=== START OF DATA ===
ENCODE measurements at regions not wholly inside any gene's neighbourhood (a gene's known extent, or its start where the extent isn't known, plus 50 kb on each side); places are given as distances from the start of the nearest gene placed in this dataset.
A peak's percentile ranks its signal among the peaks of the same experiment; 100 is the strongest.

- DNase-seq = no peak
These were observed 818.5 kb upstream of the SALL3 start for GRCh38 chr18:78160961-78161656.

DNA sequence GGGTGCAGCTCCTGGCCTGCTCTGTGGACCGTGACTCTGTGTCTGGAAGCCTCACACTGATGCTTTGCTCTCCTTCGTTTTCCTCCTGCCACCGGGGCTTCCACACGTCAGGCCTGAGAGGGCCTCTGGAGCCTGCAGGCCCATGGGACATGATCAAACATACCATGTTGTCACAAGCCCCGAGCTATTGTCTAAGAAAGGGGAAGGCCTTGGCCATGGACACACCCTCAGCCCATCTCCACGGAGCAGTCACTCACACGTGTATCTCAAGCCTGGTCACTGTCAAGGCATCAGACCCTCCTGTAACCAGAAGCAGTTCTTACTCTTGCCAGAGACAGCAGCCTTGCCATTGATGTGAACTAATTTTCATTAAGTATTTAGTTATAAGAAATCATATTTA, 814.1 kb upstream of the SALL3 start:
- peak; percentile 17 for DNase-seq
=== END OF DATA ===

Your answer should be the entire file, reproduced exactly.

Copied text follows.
ENCODE measurements at regions not wholly inside any gene's neighbourhood (a gene's known extent, or its start where the extent isn't known, plus 50 kb on each side); places are given as distances from the start of the nearest gene placed in this dataset.
A peak's percentile ranks its signal among the peaks of the same experiment; 100 is the strongest.

- DNase-seq = no peak
These were observed 818.5 kb upstream of the SALL3 start for GRCh38 chr18:78160961-78161656.

DNA sequence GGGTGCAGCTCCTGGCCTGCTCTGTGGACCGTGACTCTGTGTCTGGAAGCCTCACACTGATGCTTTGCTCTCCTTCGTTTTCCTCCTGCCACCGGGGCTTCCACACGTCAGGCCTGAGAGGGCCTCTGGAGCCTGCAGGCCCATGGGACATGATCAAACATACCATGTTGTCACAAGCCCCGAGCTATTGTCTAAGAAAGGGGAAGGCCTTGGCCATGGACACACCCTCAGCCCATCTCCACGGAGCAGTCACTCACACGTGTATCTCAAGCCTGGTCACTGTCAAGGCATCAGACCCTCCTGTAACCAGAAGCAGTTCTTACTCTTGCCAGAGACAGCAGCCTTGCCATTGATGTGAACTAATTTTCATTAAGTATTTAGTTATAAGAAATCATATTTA, 814.1 kb upstream of the SALL3 start:
- peak; percentile 17 for DNase-seq